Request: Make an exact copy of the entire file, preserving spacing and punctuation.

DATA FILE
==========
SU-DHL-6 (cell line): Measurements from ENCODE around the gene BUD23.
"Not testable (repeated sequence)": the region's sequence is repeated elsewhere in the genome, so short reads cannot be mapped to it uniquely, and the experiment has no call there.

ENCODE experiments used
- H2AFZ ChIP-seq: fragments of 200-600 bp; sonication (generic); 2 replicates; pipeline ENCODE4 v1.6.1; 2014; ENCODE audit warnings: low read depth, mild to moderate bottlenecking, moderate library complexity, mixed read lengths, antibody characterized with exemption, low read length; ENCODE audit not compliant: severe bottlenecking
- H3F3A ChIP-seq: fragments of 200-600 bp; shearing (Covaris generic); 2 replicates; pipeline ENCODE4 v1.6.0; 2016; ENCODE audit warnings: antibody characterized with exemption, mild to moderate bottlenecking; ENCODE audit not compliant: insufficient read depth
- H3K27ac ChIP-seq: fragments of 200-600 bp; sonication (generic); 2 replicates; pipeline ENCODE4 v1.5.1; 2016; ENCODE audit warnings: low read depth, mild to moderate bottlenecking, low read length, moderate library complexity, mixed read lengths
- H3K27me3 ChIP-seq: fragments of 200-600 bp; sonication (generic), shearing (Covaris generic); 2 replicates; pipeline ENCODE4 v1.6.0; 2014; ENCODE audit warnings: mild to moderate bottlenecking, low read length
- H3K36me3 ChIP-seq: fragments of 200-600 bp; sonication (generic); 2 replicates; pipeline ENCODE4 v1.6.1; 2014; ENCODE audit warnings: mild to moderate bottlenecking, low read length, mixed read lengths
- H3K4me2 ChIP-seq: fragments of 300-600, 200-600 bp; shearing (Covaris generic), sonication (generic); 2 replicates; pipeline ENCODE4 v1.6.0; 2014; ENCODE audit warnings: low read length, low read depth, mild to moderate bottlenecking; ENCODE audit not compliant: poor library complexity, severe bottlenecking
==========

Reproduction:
SU-DHL-6 (cell line): Measurements from ENCODE around the gene BUD23.
"Not testable (repeated sequence)": the region's sequence is repeated elsewhere in the genome, so short reads cannot be mapped to it uniquely, and the experiment has no call there.

ENCODE experiments used
- H2AFZ ChIP-seq: fragments of 200-600 bp; sonication (generic); 2 replicates; pipeline ENCODE4 v1.6.1; 2014; ENCODE audit warnings: low read depth, mild to moderate bottlenecking, moderate library complexity, mixed read lengths, antibody characterized with exemption, low read length; ENCODE audit not compliant: severe bottlenecking
- H3F3A ChIP-seq: fragments of 200-600 bp; shearing (Covaris generic); 2 replicates; pipeline ENCODE4 v1.6.0; 2016; ENCODE audit warnings: antibody characterized with exemption, mild to moderate bottlenecking; ENCODE audit not compliant: insufficient read depth
- H3K27ac ChIP-seq: fragments of 200-600 bp; sonication (generic); 2 replicates; pipeline ENCODE4 v1.5.1; 2016; ENCODE audit warnings: low read depth, mild to moderate bottlenecking, low read length, moderate library complexity, mixed read lengths
- H3K27me3 ChIP-seq: fragments of 200-600 bp; sonication (generic), shearing (Covaris generic); 2 replicates; pipeline ENCODE4 v1.6.0; 2014; ENCODE audit warnings: mild to moderate bottlenecking, low read length
- H3K36me3 ChIP-seq: fragments of 200-600 bp; sonication (generic); 2 replicates; pipeline ENCODE4 v1.6.1; 2014; ENCODE audit warnings: mild to moderate bottlenecking, low read length, mixed read lengths
- H3K4me2 ChIP-seq: fragments of 300-600, 200-600 bp; shearing (Covaris generic), sonication (generic); 2 replicates; pipeline ENCODE4 v1.6.0; 2014; ENCODE audit warnings: low read length, low read depth, mild to moderate bottlenecking; ENCODE audit not compliant: poor library complexity, severe bottlenecking